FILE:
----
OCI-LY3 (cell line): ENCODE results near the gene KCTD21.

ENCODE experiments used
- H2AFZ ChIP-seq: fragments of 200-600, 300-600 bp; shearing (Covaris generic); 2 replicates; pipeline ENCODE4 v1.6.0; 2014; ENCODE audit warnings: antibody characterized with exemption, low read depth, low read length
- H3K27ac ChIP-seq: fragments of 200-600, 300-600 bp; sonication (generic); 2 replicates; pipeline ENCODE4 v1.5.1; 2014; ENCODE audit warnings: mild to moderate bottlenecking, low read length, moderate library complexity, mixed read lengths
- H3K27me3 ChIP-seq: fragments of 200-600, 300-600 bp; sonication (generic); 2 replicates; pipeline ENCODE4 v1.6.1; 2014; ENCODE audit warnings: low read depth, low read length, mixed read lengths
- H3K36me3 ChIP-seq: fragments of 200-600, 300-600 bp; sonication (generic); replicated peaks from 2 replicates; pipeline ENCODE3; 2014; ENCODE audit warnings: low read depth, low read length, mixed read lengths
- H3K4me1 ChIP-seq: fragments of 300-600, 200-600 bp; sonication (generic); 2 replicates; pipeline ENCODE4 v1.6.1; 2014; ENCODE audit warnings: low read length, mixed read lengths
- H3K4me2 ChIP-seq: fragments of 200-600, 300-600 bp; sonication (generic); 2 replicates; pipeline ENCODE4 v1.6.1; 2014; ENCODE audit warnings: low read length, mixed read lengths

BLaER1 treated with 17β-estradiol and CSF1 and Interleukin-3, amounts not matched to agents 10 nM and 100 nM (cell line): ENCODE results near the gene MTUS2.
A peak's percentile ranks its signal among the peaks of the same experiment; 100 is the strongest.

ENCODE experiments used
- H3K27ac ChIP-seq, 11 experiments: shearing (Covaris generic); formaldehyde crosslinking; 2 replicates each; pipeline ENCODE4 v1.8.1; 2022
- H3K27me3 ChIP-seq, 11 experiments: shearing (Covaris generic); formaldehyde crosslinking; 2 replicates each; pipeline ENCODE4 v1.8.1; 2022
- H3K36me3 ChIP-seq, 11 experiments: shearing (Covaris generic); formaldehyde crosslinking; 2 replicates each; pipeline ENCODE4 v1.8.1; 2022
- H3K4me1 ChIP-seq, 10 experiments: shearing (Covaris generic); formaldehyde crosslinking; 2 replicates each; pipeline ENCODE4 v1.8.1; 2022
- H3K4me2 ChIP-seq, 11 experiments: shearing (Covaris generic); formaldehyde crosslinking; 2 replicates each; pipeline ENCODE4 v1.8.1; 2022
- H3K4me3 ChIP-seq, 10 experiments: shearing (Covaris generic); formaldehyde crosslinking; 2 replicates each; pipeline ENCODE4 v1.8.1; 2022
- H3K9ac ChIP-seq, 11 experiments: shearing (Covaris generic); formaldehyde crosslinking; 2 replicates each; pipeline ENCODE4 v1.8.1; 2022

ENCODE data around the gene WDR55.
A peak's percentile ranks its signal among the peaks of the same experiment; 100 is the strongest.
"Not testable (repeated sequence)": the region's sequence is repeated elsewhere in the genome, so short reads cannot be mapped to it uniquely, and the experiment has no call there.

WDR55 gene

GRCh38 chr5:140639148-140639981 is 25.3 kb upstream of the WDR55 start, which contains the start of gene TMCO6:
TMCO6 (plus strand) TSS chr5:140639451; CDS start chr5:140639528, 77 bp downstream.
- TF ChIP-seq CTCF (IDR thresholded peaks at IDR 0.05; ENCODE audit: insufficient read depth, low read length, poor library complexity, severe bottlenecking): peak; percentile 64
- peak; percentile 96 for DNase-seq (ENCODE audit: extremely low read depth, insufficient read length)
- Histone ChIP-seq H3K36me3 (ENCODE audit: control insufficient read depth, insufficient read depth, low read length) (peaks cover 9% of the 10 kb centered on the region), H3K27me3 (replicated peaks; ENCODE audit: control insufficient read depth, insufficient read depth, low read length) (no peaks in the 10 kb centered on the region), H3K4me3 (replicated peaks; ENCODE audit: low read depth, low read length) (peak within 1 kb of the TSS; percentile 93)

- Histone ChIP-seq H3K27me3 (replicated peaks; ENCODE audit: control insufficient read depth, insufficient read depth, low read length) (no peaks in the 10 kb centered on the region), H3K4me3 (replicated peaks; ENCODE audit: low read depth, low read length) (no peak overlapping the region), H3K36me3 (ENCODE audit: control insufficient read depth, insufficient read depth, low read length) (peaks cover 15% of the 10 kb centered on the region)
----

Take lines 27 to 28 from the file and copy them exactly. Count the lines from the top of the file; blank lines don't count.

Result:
- Histone ChIP-seq H3K36me3 (ENCODE audit: control insufficient read depth, insufficient read depth, low read length) (peaks cover 9% of the 10 kb centered on the region), H3K27me3 (replicated peaks; ENCODE audit: control insufficient read depth, insufficient read depth, low read length) (no peaks in the 10 kb centered on the region), H3K4me3 (replicated peaks; ENCODE audit: low read depth, low read length) (peak within 1 kb of the TSS; percentile 93)

- Histone ChIP-seq H3K27me3 (replicated peaks; ENCODE audit: control insufficient read depth, insufficient read depth, low read length) (no peaks in the 10 kb centered on the region), H3K4me3 (replicated peaks; ENCODE audit: low read depth, low read length) (no peak overlapping the region), H3K36me3 (ENCODE audit: control insufficient read depth, insufficient read depth, low read length) (peaks cover 15% of the 10 kb centered on the region)